Sick of swatting mosquitoes? Keep at it – mosquitoes get sick of it too. In fact, new research suggests they can be trained to go away.
A Virginia Tech study, published this week in the journal Current Biology, also confirmed the long-held belief that mosquitoes target people – by getting to know them first.
Mosquitoes can identify a person by their complex smell – the vast array of odours in skin, hair and breath – and they can remember that person for at least 24 hours after the initial exposure.
Some people are tastier than others. In effect, human beings are a buffet, and mosquitoes trawl the room looking for something that appeals. Don’t like the egg salad? Go for the chips and dip.
However, Clément Vinauger, an assistant professor of biochemistry in Virginia Tech’s College of Agriculture and Life Sciences, and Chloé Lahondère, a research assistant professor in the Department of Biochemistry, found mosquitoes can be made to buzz off by slapping at them.
They don’t need to be hit. Just the vibrations of a near-miss travelling up a leg or arm are enough to make feeding time unpleasant enough to move on and find another snack elsewhere.
Professors Vinauger and Lahondère demonstrated that mosquitoes actually learn who makes more troublesome eating by associating specific odours with unpleasant disturbances, and they retain that learning.
They found that dopamine – the neurotransmitter in humans responsible for learning, drive and pleasure responses – was key to the mosquitoes learning to discriminate smells and where they come from.
Curiously, the mosquitoes could be trained to avoid mammals but not birds.
According to a statement from Virginia Tech, test mosquitoes were fitted with “helmets” – helmets! – to record brain activity then placed in an insect flight simulator.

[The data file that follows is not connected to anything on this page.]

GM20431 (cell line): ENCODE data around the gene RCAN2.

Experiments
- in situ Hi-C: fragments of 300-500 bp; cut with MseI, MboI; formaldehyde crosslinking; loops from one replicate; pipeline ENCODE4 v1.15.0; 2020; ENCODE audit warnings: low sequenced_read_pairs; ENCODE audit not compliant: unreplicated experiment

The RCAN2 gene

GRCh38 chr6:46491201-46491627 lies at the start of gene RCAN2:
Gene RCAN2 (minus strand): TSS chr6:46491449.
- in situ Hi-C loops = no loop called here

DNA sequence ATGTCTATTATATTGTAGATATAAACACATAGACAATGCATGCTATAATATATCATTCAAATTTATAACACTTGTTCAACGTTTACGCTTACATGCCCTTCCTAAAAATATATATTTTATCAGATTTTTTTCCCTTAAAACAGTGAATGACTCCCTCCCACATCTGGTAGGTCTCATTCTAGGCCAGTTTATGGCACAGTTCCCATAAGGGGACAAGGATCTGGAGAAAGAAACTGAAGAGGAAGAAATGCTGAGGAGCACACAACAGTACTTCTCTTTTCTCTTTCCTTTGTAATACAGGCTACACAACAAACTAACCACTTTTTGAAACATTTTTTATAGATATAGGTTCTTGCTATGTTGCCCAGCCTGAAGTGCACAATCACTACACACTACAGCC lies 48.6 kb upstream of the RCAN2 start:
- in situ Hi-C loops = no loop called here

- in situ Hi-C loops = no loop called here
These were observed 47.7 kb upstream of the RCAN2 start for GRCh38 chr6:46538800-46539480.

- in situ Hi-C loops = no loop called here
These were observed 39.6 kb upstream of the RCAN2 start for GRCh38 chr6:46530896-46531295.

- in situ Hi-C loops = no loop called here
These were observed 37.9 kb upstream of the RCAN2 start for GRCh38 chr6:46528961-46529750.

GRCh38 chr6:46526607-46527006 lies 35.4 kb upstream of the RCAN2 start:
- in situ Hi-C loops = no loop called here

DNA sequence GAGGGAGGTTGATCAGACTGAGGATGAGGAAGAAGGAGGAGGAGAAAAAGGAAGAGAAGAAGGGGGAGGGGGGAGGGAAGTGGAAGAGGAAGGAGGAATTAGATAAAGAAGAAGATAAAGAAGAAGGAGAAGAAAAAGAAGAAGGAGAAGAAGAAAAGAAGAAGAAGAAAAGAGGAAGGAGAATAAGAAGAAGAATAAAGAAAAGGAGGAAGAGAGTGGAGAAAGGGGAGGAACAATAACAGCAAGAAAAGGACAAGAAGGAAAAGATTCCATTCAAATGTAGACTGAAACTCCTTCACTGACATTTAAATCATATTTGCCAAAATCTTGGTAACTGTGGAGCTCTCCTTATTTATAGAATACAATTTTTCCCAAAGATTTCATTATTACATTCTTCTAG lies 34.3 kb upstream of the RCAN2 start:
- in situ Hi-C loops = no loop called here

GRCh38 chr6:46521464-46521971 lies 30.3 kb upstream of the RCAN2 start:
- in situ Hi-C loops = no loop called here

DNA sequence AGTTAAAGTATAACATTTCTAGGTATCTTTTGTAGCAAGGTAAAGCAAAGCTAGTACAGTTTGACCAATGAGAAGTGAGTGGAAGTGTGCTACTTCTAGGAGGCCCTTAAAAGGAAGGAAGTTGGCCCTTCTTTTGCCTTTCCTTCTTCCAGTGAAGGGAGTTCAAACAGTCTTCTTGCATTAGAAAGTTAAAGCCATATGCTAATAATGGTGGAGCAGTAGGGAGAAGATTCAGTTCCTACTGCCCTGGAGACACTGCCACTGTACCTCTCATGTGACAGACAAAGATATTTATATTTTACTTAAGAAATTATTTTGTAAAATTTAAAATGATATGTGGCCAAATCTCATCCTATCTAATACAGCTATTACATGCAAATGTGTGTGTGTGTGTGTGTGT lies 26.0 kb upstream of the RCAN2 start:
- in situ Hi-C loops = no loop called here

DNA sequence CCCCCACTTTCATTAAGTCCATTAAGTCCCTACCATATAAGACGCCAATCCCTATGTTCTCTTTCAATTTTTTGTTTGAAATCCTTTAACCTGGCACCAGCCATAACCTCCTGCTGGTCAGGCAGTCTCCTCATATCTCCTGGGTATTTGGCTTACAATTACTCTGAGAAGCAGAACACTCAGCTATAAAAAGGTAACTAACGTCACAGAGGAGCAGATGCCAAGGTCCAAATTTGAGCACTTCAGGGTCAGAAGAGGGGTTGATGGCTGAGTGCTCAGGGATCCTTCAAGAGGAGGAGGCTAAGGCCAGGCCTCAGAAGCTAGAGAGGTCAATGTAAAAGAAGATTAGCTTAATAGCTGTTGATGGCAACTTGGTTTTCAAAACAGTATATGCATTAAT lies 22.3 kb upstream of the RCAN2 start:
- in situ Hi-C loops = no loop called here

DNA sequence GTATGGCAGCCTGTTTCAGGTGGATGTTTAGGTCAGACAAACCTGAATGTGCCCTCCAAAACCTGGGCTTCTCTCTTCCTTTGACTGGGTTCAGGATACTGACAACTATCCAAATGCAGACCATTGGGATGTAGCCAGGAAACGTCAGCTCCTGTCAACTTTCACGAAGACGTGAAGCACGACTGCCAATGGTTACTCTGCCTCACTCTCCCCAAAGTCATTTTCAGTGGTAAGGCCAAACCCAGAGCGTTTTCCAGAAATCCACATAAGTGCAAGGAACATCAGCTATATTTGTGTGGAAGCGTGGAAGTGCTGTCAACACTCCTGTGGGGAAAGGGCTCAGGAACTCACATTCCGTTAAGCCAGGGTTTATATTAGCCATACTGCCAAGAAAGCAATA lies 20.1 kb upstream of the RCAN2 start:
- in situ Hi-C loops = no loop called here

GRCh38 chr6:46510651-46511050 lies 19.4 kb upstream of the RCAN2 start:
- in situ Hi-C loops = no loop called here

They were exposed to smells from birds and mammals including humans. They were also subjected to little shocks in the air to simulate the ambient response to a slap.
Data from the little helmets revealed that “neural activity in the brain region where olfactory information is processed was modulated by dopamine in such a way that odours were easier to discriminate, and potentially learn, by the mosquitoes”.
The test mosquitoes were then tested 24 hours later in a device called a Y-maze olfactometer – essentially a tube that splits into two directions, each containing a different aroma.
The mosquitoes had to fly upwind then choose between the tasty but slap-happy human body odour (that they’d encountered in phase one) and a control odour.
The mosquitoes avoided the human body odour, suggesting that they had been successfully trained.
“Unfortunately, there is no way of knowing exactly what attracts a mosquito to a particular human – individuals are made up of unique molecular cocktails that include combinations of more than 400 chemicals,” said Professor Lahondère in the statement.
“However, we now know that mosquitoes are able to learn odours emitted by their host and avoid those that were more defensive.”
The researchers said that understanding these mechanisms of mosquito learning and preferences may provide new tools for mosquito control.
And let’s not forget mosquitoes – our deadliest creature – kill a child every 30 seconds via malaria infection.
It may be possible to target mosquitoes’ ability to learn and either impair it or exploit it to human advantage.